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The first one thousand days of a baby’s life are the most important for overall development. This is also the most crucial time for gut microbiome development. Seventy-percent of a baby’s immune system is found in the gut. The gut microbiome influences immunological, endocrine, and neural development and plays a vital role in infant development.

Babies are born with no microbiome and an immature immune system. These two develop together and interact with each other. The first microbes to establish themselves in a baby’s gut, skin, and mouth teach the immune system what is good and what is harmful.

The bacteria in your baby’s stomach may be affected by many factors, such as delivery method, gestational age, and whether they are administered an antibiotic early in life. When babies are born vaginally, they are covered with bacteria as they pass through the birth canal. These are known as microbiomes and are micro-organisms that are vital to the baby’s well-being. Studies have shown it is the mother’s gut bacteria that show up in vaginally-delivered babies. When babies are born by C-section, they have been found to lack strains of gut bacteria that are found in healthy children and adults.

The type of food a baby receives is also a factor in their gut biome. Breastfeeding is a big driving factor in a healthy gut microbiome. Unique to each woman, breast milk usually contains beneficial bacteria, immune cells, and nutrients. Babies naturally introduce bacteria to their system through breast milk and later through the food they eat. When a baby is breast fed, the mother’s gut bacteria is transferred to the mammary glands and then to the baby through the breast milk. Breast milk informs the baby’s immune system about the environment and provides beneficial bacteria to the baby. The oligosaccharides in the breast milk fertilize the healthy bacteria and promote activity. These bacteria help the baby digest food, and they play a role in the development of their immune system. Breastfed babies have higher levels of beneficial gut bacteria and healthier growth patterns than babies who are not breastfed. Studies have shown that babies who are fed formula show the most adult-like diversity of microbes and are more likely to be overweight.

The way to achieve and maintain a healthy gut biome for an infant is with the use of a probiotic. A probiotic is a beneficial bacterial that balances the pathogenic, or bad, bacteria in our bodies. It improves gut health and creates a balanced system. For babies, the benefits are numerous.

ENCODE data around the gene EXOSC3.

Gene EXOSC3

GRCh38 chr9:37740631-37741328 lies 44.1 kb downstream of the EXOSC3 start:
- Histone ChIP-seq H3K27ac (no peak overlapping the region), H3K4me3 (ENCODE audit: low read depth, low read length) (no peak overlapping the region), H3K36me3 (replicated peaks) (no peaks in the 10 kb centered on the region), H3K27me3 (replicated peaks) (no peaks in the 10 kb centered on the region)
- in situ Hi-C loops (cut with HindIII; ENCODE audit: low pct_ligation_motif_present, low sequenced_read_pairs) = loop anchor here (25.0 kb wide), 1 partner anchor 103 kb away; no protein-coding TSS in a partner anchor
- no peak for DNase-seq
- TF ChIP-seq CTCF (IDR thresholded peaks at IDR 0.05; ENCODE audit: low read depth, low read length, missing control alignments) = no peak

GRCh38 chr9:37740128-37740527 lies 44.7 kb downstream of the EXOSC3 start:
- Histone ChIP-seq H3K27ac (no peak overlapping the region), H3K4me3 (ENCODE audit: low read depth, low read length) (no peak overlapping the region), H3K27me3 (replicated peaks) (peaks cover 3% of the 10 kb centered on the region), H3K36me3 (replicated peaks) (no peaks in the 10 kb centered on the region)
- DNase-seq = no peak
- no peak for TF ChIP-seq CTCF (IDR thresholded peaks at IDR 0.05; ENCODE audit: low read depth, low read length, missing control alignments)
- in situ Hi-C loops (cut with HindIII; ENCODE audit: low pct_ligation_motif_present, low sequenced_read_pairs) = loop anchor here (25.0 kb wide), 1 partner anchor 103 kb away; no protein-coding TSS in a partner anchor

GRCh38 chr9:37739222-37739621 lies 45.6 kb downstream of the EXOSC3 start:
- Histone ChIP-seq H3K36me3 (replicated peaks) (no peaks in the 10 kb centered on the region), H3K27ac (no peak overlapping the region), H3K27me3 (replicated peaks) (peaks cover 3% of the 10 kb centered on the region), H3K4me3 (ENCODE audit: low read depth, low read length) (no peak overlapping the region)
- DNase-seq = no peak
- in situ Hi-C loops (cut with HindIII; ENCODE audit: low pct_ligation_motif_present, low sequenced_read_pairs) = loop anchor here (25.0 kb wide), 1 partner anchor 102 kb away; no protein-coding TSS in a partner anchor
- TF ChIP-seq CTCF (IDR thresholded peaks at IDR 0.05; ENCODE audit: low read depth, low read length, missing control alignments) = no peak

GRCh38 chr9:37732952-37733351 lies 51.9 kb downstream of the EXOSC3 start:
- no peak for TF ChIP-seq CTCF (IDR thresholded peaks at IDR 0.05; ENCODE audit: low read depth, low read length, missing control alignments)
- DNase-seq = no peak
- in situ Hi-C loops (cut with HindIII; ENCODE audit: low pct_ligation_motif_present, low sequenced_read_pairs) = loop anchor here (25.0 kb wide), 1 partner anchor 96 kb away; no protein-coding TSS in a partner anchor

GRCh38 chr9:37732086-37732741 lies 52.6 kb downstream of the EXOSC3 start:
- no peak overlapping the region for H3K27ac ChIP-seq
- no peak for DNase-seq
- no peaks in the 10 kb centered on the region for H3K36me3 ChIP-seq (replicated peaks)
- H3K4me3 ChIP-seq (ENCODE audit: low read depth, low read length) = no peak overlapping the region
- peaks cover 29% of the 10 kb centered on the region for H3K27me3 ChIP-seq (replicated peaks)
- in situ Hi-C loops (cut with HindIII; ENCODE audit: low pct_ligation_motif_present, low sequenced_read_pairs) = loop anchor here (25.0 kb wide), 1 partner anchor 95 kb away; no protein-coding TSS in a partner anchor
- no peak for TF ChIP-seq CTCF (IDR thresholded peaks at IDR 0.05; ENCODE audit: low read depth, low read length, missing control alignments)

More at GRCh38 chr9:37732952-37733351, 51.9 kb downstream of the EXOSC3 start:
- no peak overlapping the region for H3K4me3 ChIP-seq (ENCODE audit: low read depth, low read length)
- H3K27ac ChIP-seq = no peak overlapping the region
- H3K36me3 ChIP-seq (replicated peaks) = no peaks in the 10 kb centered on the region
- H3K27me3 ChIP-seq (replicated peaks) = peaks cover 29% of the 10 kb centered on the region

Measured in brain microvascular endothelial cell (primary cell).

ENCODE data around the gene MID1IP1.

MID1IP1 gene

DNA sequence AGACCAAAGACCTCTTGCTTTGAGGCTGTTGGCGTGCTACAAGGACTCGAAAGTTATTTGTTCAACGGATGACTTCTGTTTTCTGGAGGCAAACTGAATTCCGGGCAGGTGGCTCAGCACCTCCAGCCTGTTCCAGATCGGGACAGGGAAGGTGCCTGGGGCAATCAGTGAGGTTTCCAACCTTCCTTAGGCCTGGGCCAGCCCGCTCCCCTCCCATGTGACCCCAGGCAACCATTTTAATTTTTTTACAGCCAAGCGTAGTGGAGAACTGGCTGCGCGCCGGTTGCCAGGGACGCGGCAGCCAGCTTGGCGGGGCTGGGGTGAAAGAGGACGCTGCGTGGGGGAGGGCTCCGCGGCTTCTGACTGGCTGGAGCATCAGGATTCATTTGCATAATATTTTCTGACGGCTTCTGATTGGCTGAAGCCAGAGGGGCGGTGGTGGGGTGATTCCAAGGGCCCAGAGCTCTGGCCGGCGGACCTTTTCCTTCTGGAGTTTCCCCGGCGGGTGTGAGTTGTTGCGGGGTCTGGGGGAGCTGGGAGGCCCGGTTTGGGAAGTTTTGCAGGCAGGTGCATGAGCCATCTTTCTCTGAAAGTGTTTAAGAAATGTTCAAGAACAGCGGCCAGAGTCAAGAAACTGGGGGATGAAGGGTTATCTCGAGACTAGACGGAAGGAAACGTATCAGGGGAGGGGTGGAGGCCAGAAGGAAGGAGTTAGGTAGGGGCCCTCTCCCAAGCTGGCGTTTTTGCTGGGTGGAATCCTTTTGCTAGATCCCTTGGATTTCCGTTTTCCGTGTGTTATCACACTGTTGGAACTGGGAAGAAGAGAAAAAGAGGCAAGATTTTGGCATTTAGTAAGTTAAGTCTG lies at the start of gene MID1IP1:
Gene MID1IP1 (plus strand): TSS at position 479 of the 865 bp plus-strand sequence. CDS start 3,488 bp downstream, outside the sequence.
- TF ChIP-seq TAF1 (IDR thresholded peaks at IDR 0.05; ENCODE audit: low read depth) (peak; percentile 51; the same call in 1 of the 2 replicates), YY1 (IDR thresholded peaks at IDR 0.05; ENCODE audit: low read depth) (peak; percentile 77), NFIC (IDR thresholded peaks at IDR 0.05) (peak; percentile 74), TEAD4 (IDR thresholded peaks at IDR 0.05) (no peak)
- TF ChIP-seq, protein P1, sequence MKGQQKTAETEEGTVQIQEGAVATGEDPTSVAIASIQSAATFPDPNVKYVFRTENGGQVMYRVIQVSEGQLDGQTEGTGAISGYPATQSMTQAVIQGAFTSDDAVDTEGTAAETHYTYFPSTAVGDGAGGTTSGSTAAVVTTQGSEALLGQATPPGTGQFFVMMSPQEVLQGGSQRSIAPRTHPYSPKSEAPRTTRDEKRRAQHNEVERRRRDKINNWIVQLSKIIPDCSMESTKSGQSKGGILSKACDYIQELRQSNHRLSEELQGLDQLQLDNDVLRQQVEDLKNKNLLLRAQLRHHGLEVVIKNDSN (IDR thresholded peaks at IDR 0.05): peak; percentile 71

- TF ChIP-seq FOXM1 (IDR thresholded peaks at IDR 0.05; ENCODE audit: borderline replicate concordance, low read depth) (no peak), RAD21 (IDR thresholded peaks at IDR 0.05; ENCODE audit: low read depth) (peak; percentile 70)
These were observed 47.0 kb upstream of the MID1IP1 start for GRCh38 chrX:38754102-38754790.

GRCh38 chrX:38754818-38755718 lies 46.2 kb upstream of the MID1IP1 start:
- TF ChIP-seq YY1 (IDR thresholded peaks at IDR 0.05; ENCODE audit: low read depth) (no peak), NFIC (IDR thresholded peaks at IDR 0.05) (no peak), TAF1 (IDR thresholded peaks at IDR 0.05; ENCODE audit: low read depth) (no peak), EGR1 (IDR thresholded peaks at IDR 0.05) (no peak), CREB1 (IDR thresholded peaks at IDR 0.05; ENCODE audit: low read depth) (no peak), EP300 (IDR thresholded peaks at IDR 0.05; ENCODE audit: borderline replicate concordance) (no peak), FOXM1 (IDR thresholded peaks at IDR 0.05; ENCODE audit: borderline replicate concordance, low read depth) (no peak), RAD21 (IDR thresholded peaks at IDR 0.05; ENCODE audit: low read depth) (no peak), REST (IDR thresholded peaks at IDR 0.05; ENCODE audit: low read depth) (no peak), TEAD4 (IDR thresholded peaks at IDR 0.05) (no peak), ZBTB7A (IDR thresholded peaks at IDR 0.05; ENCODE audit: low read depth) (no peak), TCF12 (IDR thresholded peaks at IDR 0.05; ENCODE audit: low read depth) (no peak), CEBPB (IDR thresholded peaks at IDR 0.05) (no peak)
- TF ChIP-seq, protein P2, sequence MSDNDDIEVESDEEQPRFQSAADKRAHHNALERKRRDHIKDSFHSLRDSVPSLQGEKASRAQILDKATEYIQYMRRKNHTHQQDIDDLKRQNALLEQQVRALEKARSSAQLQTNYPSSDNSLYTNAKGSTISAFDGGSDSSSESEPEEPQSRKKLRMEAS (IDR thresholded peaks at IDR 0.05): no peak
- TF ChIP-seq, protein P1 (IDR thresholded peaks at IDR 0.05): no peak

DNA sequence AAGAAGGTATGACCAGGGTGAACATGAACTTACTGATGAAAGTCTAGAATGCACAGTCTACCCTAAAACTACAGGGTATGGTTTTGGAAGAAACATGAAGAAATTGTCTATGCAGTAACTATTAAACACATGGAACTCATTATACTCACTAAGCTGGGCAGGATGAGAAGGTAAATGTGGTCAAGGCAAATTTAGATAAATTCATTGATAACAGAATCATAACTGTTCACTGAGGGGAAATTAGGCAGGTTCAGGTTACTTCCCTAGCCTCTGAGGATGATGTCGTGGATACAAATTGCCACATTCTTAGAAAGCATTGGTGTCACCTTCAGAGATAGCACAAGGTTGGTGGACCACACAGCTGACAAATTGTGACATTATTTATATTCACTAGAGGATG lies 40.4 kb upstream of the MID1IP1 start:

First, it helps boost their immunity. Studies have shown that children who are supplemented with probiotics get fewer colds and respiratory tract infections and have a faster recovery if they do get sick. The beneficial bacteria in the gut create a barrier that prevents pathogens from entering the body. They also keep the immune system alert so it can respond quickly to invaders.

Second, it helps ease colic or reflux. An infant’s digestive system is delicate. If imbalanced, the microbiota can experience adverse effects. Colic, reflux, and constipation can result from poor gut health.

Third, it helps reduce the risk of asthma. Gut bacteria may also contribute to asthma development through lower airway bacterial colonization. Studies have shown that changing the microbiota could cause an immune response of the host, reducing sensitization and allergic inflammation. There is increasing evidence that probiotics can regulate immune responses in the respiratory system, so they are thought to have a place in the treatment regimen for asthma.

Giving your infant a probiotic has been shown to be beneficial. Studies done in 2011 and 2014 found healthy babies benefited from receiving a probiotic in the first three months of life. GI conditions, such as reflux and constipation, were avoided, colic symptoms were reduced, and overall crying time was reduced.

As with any therapy or supplement, please discuss options with your doctor to see if this is the best treatment for your baby.




Scientific Reference:

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